His was a tromendous influcnce ön the progres-ive and liberal youth betv Jtl 

1900 and 1910. :Ie inLrcduced Bersson'ß -ind Janas Hh^oirt» «nd mo^^eE of thinkinc 

and trieä to cornbine t-iem vith Neo-Kantianism. iia reexamined the eoo'ological 

th'^ories of --arx and made a con-Uderable progress In analysing th<? attitudes 

, which vv-re at tre originö and vhioh result d froro capltaliam. Hiß vvbole work 

cannot be defined In terms of any syatcx.It is to be desoribed ?.ß^ t^.o aelfinter 

pretation of a philo«op;:cr who experienc-a a procarious ^ntuation of transitlor 
in the social structur«? and in tlir? patterno of philosophical thinking.jn his 

own develcpment he mirrorB tlie^ procei^seö which are oriaraoteriBtic Tor hie epoch. 

He begins as a po;-itiviBtl t-.hi ksr .iho r^-^duces moral prcbleniö to -.-mpirioal c lu- 

ses.Me jcins t^e Neo-KantiHnlsm ■^h'i c^^si Is a disguii^cd pü;:ltiviom and finally 

succeeds to establish the f ound'i tion^- of a phllosophicaL science of man ander the 

influmce of Ee^rBon and illiam James, is A-ork 1b of la^-ting value as an attempt 

to unite the pÄycholosrical . ociolo;<;ical and rnorai appi»oaGhes in t e anal;yses of 

r.en in a dynafeio and rational wor] d of institut Ions In his Pbiiosophy of money 

he dl.vcovered the rovoltionary ol.ange in V^e patterno of thinliins regrading money 

• I 

as expressed in the rise of functional t> inking as over asalnet thinking in tsrma 
of substance. In bis e^mys on irt,culture conduct he always inciudee tte social 
impllcatlons of all phenornena Likowlöe '-^e never fori^^ts to atreSH the Spiritual 
and intell'^otual oondltionf^ of all i^oclal P''^enomenÄ#He '^stabllshes the cientiflcl 
thesis that there is a centinucus mutuality In all urnan and societal relationo. 
Hence soclology haa a definlte function in oimmel^s philosophy of life.fl^s socio- 
loglcal analyses compre'^c-nd aocletal ri-^lationahips as expresH Ions of life. In an 
fother division of his sociologioal and p^-ilosophical researoh he investigatea 
the dynarnics of social inßtltutions which strive for escaping the means-end r.^- 
lationship and tto establish the autonomies of tneir own. In hiß biographies of 
Goethe,Herabrandt,KChopenhiuer and Nietzsche and Kant, he discloses the paradox of 
exlstence as imply ing the historlcal and sociologioal conditlons of every artist 



Lfiiiiii.. .. 



'^<lltw!•Sl 



Telephone: TRiangle 3-3320 



Cjtble Address: C7clopedia. New York 



THE UNIVERSAL JEWISH ENCYCLOPEDIA, Inc. 

130 CLINTON STREET BROOKLYN, N. Y. 




LOUIS RITTENBERG 
Executive and Literary Editor 



AMERICANA: A. S. W, Rosenbach. Philadelphia 
President, American Jewish Historical Society 

ANGLO-JUDAICA: Paul Goodman London 

Historian and Author 

ARCHEOLOGY:, William F. Albright, Baltimore 
Professor, Semitic Languages, Johns Hopkins Univ.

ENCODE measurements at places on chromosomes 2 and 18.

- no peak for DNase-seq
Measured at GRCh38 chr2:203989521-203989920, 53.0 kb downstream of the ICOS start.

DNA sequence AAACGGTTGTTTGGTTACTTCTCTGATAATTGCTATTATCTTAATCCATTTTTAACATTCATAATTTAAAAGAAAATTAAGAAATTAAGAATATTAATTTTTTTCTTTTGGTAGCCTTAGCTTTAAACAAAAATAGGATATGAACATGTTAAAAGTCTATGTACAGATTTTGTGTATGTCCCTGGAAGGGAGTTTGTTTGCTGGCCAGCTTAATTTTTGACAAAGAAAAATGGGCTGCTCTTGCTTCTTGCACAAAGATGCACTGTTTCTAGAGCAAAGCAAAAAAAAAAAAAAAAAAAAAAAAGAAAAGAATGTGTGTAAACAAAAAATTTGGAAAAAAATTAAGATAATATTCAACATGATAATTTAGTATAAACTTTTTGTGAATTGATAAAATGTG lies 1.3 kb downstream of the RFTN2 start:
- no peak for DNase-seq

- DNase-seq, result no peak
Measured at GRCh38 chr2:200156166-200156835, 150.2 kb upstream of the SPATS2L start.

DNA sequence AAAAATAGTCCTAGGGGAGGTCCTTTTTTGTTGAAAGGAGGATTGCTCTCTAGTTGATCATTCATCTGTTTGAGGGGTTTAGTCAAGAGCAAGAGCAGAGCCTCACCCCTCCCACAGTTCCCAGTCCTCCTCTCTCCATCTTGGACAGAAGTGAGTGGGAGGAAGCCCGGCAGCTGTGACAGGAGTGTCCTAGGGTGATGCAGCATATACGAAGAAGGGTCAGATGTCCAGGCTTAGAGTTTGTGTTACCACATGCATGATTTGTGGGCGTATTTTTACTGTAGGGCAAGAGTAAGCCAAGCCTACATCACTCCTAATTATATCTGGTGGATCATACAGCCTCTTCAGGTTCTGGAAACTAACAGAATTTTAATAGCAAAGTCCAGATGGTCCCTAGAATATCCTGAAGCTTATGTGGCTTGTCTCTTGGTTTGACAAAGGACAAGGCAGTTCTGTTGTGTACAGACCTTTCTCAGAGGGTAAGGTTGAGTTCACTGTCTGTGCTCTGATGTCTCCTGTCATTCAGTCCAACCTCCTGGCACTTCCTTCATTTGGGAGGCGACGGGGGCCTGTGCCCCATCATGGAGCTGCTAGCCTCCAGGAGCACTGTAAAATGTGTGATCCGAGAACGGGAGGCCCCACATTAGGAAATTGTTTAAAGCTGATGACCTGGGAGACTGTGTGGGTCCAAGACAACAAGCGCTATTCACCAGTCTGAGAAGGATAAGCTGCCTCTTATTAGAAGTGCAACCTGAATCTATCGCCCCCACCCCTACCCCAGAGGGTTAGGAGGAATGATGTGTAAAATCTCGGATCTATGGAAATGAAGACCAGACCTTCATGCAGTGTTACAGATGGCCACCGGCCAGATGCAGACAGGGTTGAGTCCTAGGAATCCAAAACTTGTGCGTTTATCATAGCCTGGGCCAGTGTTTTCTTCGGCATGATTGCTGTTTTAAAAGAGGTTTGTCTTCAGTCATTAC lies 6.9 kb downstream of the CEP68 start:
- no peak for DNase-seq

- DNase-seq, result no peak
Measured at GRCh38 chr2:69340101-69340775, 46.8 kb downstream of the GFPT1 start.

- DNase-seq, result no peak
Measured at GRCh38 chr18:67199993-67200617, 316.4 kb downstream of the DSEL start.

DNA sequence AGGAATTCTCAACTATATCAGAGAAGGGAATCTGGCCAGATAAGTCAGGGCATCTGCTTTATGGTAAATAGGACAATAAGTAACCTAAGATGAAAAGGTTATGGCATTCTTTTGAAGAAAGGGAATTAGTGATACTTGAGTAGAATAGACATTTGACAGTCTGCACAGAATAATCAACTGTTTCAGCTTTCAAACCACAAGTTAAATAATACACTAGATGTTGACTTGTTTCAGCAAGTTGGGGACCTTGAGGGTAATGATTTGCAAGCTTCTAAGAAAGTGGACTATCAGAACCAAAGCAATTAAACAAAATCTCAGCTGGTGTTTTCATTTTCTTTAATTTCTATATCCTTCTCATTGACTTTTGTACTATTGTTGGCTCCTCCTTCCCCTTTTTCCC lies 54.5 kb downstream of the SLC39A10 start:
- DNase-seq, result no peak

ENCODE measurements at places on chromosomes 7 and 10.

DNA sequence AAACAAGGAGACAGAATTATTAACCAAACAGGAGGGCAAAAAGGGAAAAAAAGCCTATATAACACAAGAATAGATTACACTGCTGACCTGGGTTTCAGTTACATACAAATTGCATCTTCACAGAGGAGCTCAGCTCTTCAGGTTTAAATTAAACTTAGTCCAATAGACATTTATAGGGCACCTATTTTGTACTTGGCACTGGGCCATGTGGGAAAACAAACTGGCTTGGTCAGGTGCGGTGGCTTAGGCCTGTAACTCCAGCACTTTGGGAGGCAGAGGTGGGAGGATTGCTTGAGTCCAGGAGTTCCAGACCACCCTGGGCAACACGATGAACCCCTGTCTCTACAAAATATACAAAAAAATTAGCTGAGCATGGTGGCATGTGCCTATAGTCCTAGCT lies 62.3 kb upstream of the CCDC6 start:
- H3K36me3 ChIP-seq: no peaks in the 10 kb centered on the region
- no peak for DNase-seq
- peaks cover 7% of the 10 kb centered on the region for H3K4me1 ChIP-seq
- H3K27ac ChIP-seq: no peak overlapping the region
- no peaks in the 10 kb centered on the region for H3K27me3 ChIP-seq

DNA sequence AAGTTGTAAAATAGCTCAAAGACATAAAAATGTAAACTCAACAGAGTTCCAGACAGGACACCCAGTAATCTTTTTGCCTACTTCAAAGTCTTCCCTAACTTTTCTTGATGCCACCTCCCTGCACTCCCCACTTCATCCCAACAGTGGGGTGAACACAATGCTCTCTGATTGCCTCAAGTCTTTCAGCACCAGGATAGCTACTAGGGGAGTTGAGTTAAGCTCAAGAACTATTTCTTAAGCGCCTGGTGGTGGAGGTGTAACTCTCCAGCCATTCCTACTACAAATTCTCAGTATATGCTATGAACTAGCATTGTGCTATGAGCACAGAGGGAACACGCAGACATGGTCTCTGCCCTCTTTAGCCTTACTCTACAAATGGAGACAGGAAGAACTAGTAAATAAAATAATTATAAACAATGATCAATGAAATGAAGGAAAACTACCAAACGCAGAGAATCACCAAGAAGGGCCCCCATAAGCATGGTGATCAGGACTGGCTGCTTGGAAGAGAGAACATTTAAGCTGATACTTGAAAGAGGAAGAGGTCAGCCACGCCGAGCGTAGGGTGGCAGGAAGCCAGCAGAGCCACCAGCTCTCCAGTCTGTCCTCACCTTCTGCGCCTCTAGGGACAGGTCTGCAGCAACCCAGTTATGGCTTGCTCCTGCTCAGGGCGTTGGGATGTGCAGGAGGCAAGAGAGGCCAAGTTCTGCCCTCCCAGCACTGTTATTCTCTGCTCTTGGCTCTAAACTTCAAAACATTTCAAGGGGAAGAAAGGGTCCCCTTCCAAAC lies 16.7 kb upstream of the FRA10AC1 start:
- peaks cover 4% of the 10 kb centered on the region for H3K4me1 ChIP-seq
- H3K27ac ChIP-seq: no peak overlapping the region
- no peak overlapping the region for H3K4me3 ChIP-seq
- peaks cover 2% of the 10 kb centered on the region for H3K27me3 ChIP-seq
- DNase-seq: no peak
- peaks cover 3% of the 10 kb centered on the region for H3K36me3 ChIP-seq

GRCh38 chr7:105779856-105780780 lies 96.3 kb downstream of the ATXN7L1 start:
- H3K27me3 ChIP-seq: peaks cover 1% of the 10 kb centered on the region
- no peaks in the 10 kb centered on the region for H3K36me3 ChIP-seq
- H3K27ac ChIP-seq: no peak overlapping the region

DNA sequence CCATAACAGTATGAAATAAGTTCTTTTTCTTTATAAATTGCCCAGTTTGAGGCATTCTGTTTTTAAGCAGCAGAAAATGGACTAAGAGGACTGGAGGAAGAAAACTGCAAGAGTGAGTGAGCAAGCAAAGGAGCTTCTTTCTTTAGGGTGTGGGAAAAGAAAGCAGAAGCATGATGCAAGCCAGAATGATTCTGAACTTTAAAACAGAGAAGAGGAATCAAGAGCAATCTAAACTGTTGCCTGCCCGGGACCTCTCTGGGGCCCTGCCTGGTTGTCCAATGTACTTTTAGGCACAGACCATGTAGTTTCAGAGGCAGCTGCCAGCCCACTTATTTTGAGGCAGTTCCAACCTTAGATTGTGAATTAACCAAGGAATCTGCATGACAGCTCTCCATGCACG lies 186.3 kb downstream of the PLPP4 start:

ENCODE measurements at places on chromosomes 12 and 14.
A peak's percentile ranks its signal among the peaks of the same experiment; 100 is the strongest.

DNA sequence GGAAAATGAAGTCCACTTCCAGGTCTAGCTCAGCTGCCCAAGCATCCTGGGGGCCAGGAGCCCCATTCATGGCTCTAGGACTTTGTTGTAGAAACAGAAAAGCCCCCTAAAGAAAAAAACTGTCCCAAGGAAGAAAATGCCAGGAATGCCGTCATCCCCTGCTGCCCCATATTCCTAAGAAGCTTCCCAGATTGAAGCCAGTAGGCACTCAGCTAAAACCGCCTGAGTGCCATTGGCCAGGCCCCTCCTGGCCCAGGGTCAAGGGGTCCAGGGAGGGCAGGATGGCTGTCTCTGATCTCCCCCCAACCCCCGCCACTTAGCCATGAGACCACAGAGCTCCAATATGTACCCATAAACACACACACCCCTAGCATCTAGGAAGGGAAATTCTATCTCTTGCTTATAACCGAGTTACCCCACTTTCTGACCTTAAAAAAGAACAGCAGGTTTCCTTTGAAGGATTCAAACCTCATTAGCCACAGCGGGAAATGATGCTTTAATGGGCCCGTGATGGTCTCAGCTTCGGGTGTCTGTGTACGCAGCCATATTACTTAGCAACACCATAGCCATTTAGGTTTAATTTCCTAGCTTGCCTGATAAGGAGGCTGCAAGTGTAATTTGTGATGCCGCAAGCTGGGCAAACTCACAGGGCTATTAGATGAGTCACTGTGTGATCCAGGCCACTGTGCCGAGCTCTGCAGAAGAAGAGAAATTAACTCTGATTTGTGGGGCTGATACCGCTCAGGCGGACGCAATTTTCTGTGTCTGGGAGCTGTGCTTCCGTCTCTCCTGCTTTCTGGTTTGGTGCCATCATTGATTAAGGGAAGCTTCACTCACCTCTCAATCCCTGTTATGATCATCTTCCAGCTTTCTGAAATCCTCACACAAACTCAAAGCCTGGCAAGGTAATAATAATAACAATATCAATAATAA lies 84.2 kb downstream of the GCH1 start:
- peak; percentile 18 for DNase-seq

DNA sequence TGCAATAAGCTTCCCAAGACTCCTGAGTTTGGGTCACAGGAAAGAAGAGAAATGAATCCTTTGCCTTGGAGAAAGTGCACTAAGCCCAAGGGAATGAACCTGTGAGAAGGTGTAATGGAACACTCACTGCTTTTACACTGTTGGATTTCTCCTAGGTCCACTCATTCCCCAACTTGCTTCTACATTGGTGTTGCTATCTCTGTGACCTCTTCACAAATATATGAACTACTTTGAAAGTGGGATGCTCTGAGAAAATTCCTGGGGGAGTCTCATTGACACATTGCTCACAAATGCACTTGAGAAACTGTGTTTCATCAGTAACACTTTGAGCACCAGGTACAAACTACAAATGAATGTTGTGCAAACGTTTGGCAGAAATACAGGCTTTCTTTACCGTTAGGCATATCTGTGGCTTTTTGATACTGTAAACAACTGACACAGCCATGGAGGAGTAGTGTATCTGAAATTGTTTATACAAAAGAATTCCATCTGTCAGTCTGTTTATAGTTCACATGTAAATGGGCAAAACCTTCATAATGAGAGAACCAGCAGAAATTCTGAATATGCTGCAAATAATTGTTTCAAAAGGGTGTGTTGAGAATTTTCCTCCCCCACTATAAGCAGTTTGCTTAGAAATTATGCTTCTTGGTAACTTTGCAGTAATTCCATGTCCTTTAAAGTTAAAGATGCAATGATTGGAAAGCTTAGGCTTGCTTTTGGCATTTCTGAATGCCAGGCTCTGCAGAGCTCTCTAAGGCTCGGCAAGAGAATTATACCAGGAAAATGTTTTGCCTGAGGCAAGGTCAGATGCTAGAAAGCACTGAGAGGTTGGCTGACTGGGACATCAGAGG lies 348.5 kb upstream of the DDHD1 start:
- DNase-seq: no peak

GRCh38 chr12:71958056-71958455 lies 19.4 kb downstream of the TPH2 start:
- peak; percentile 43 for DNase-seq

ART: Clifton Harby Lew New York 

Rabbi, Author, Journalist 

BIBLE: Julian Morgenstern Cincinnati 

President of the Hebrew Union College 

ETHICS: Louis L. Mann Chicago 

Rabbi, Temple Sinai; Lecturer, Oriental Languages 
and Literat ure, Chicago University 

HISTORY: Ismar Elbogen New York 

Research Professor. Jewish Theological Seminary. 
Hebrew Union College, Drops ie College, and Jewish 
Institute of Religion 

Abraham A. Neuman Philadelphia 

President, Dropsie College 



ISAAC LANDMAN 
£ditor-in-Chief 



BOARD OF EDITORS 

JEWISH UTERATURE: Joshua Bloch, New York 
Chief, Jewish Division, New York Public Library 

LITURGY: Solomon B. Freehof Pittsburgh 

Rabbi of Congregation Rodef Shalom 

PHILOSOPHY: Leo Strauss New York 

Lecturer, "University in Exile," New School for 
Social Research 

RABBINICS: Louis Finkelstein New York 

President of the Jewish Theological Seminary 

SOCIAL INSTITUTIONS: Maurice T. Karpf 
President, Faculty ; Professor, Social Technology, 
Graduate School for Jewish Social Work, New York 

THEOLOGY: Samuel S. Cohon Cincinnati 

Professor, Jewish Theology, Hebrew Union College 



SIMON COHEN 
Director of Research 



ASSOCIATE EDITORS 

AMERICANA: Carl Alpert Washington 

National President, Young fudea 

David Landman Brooklyn 

Former Editor, Brown Daily Herald 

^. Bernard Postal Washington 

Dtrector, Public Relations, B'nai B'rith 
BIBLE: Robert Gordis New York 

Associate Professor, Biblical Exegesis, 

Jewish Theological Seminary 
HISTORY: Jacob Lestschinsky New York 

Dtrector, Department of Economics and Statistics, 

Institute of Jewish Affairs 
JEWISH LITERATURE: Leon Nemoy, New Haven 

Curator, Hebrew and Arabic Literature, Yale Univ. 
RABBINICS: Samuel Belkin New York 

Dean, Rabbi Isaac Elchanan Theological Seminary 
REVISION EDITOR: Abraham Shinedling 

SOCIAL INSTITUTIONS: A. G. Düker, New York 

Editor, Research Institute on Peace and Post-War 
Problems, American Jewish Committee 



April 6, 1942 









Th. Albert Salomon, 

^he New School for Social ^esearch, 

66 ''»est I2th Street, 

New York, New York« 

I^ear Dr, Salomon: 

In the preparation of biogranhical artlcles for our ten-volume ^cyclopedia 
(six of which have beii published) , we strive to secu?-e thp most authentic 
data available. ^Hth this in mind, we respectfully invite you to fillout 
the attached questionnaire which will be helpful in the portrayal of your 
career schedu^ed for inclusion in Volume VII^ now be ng edited, We 
natu^ally prefer to obtain our facts from first-hand s"^urces. 

The attached brochure will con/ey some idea of the scope, sponsorshir) 
and editorial calibre of our project. 

^'e would appreciate your prompt Cooperation, if possible by April 16th, 

Sincerely yours, 

Louis Rittenberg ^ 



LR: MG 
Enclosures. 



Telephone: TRiangle 5-3320 



Cable Address: Cyclopedia, New York